The euro’s share increased to 47.5 percent as of Jan. 1 from 42.4 percent a year ago, according to the report, which was submitted to the State Duma on Monday.
The dollar’s share fell to 41.5 percent from 47 percent at the start of 2008 and 49 percent at the start of 2007.
As Brad points out:
It is often asserted that the dollar is the global reserve currency. It would be more accurate to say the dollar is the globe’s leading reserve currency.* The dollar is the dominant reserve currency in Northeast Asia. And the two big economies of Northeast Asia both happen to both hold far more reserves than either really needs. The dollar is also the reserve currency of the Gulf. And Latin America.**
But the dollar isn’t the dominant reserve currency along the periphery of the eurozone. Most European countries that aren’t part of the euro area now keep most of their reserves in euros. That makes sense. Most trade far more with Europe than the US – and some, especially in Eastern Europe, ultimately want to join the eurozone.
SÃO PAULO — Brazil’s oil industry is turning to China for cash in the latest sign of how Beijing’s clout is growing amid the global economic downturn.
Brazilian President Luiz Inácio Lula da Silva was set to arrive in Beijing Monday to meet with Chinese President Hu Jintao, who is expected to unleash billions of dollars of credit to help Brazil exploit its massive oil reserves. Brazil will return the favor by guaranteeing oil shipments to Chinese companies.
The nations are being thrust together by the global financial crisis. Brazil’s state-controlled oil giant, Petroleo Brasileiro SA, wants to spend $174 billion over the next five years to elevate Brazil into the major leagues of oil-producing nations. With international capital markets on life support, China is among the few remaining sources of cash.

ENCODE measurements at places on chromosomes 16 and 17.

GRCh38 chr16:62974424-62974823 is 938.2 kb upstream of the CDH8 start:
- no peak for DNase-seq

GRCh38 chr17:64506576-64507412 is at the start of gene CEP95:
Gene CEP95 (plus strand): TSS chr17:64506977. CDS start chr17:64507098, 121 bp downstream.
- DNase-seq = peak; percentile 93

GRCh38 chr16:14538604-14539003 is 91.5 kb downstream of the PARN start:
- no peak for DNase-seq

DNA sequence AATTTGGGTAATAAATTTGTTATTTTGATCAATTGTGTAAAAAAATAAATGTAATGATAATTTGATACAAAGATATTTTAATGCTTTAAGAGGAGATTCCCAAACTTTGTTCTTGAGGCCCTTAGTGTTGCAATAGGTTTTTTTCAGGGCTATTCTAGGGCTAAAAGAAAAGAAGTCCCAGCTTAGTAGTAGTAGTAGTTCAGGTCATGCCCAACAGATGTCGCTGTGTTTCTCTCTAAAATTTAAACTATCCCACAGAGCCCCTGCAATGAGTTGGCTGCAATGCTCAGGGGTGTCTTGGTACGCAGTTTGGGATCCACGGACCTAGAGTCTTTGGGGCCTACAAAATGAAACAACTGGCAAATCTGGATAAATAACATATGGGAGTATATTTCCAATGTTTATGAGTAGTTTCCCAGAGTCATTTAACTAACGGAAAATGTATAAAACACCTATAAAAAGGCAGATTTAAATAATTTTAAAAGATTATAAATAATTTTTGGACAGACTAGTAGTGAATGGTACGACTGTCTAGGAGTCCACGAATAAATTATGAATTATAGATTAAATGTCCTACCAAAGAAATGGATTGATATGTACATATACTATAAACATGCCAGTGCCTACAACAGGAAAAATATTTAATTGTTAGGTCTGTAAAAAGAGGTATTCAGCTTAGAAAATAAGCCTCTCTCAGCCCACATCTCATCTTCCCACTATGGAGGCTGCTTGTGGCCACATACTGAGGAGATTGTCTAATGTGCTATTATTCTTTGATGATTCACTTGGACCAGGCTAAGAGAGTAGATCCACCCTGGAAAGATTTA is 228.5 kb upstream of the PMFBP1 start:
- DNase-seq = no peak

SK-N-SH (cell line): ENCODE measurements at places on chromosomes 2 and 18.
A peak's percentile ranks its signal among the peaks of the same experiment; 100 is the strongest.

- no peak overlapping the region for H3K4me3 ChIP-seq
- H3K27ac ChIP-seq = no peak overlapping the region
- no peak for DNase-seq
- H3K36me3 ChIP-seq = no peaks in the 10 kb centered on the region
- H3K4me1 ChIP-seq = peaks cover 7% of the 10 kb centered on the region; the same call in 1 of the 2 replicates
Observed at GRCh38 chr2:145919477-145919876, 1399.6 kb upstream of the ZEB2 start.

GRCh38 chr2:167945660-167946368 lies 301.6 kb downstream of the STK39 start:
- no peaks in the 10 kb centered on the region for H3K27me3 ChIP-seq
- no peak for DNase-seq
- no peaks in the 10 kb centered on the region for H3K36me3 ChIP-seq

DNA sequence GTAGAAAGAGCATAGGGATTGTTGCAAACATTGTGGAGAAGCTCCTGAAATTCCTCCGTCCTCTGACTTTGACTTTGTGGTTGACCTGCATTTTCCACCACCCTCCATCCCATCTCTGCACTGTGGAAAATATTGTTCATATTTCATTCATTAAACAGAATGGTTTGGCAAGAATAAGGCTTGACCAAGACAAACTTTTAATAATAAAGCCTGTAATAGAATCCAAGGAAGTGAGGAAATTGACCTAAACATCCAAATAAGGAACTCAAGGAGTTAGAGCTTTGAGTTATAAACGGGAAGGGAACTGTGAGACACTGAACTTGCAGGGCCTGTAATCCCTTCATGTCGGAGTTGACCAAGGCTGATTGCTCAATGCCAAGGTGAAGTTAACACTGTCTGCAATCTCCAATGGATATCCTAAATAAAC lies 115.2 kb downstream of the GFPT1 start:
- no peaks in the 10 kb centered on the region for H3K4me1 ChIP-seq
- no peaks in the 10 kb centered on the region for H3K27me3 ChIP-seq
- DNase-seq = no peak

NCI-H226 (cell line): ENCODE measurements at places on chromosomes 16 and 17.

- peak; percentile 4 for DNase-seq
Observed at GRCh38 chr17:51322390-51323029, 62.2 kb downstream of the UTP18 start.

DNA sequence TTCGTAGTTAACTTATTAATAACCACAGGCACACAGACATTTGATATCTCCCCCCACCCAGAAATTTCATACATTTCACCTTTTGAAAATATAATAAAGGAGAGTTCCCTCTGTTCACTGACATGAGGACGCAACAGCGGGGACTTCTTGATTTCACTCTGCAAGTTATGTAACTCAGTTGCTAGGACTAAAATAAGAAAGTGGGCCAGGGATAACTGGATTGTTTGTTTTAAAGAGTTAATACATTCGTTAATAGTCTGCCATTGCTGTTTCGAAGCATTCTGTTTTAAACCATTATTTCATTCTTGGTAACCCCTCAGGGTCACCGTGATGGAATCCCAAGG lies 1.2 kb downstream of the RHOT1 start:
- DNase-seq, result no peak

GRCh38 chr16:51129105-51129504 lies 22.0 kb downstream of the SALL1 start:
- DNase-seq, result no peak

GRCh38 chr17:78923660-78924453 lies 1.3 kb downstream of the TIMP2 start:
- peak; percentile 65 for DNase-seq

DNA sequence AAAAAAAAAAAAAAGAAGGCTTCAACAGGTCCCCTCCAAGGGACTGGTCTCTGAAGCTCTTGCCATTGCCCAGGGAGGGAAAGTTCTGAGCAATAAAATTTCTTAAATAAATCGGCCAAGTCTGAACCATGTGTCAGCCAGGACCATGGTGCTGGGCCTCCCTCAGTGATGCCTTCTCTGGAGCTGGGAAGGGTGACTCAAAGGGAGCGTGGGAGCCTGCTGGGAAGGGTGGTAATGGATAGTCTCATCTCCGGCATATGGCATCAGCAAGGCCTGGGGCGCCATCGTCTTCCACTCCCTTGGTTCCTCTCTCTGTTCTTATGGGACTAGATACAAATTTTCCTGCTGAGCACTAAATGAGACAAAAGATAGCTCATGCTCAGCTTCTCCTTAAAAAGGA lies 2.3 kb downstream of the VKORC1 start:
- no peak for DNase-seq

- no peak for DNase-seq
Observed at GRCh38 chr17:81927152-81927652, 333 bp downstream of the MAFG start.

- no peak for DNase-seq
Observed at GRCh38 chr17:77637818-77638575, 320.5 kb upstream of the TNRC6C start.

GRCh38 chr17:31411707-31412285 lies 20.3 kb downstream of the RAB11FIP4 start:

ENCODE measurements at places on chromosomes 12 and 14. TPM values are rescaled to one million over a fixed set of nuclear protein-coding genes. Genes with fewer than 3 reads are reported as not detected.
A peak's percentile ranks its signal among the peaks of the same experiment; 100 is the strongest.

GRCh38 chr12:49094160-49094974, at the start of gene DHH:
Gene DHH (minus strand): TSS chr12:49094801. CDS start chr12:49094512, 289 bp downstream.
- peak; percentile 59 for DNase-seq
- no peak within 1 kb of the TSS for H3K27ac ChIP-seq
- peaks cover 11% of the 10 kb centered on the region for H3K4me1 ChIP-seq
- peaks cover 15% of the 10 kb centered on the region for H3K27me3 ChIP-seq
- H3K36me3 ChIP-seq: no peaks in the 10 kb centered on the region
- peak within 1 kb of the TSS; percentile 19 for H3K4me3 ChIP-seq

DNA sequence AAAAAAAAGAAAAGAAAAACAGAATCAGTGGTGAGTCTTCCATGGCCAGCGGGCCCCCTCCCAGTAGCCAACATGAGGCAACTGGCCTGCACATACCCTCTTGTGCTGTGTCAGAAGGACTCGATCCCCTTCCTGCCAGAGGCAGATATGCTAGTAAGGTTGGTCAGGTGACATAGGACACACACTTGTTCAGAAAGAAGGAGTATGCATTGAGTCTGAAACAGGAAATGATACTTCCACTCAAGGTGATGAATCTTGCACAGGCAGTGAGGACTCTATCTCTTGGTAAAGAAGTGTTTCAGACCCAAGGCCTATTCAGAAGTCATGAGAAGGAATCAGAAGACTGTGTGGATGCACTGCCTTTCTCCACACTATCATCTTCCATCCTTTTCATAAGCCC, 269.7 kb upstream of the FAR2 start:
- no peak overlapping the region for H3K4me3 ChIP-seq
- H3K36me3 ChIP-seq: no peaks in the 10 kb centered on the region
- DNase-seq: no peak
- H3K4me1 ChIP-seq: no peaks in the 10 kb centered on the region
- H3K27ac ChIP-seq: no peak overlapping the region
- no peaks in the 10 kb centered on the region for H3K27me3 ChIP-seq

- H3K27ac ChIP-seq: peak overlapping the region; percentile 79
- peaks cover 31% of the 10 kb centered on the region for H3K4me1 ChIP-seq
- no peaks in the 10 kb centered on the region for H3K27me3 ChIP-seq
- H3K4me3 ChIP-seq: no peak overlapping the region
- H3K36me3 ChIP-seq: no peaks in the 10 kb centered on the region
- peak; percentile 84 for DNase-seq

Petrobras, as the company is known, is turning to China at a time when China’s appetite for raw materials has lifted economies across commodity-rich Latin America, blunting the impact of the global downturn. In March, China passed the U.S. as Brazil’s biggest trade partner.
Vincent Farrell, Jr. is Chief Investment Officer of Soleil Securities, a New York based investment management company. Over his long career on Wall Street, he has worked for numerous distinguished firms. Mr. Farrell graduated from Princeton University in 1969 and received his M.B.A. from the Iona College Graduate School of Business in 1972.
I have never bought a car in my life. My wife has bought a lot of them. I’m just not that into cars. I have usually referred to the cars we own by their color. I’m taking the blue car or the gray car or whatever. I actually did lease a car once. Back in the heady days of Spears, Benzak, Salomon, and Farrell, we all leased fancy cars and took advantage of the tax code provisions. But I even faded on that one a bit by going to the dealership with one of my partners and leasing the same car he did.
My most recent car was a Ford Escape (I had to ask — I thought of it as the dark gray car) with close to 100,000 miles on it. We swapped it and another we had no more need for since the kids are grown and gone, and I (we) got another SUV. It’s gray and American-made, and that’s as much as I know about it. The neat thing is it came loaded with XM satellite radio so I can now listen addictively to CNBC as well as addictively watch it. But only after Ken Prewitt and Tom Keene on Bloomberg radio. (They are the best.) I’m pretty sure we got XM for a year for free, as the dealer was desperate, or so my wife told me. If I get a bill though, XM is history.
We probably should have waited since my old car, which was fine by me, was a “clunker” and probably would have qualified for the “cash-for-clunkers” program soon to come out of Congress. Germany has registered a significant increase in new-car registrations since their program went into effect. Word from Britain is that, on the verge of their program being enacted, activity in showrooms is up substantially.
The U.S. House of Representatives has passed a plan and the Senate is likely to do the same this week. It looks like the plan would provide a $3500 subsidy to anyone trading in a car getting less than 18 miles per gallon as long as there is at least a 4-mpg improvement. (I think I got yardage on my old car, not mileage.) A 10-mpg improvement would get you another $1000.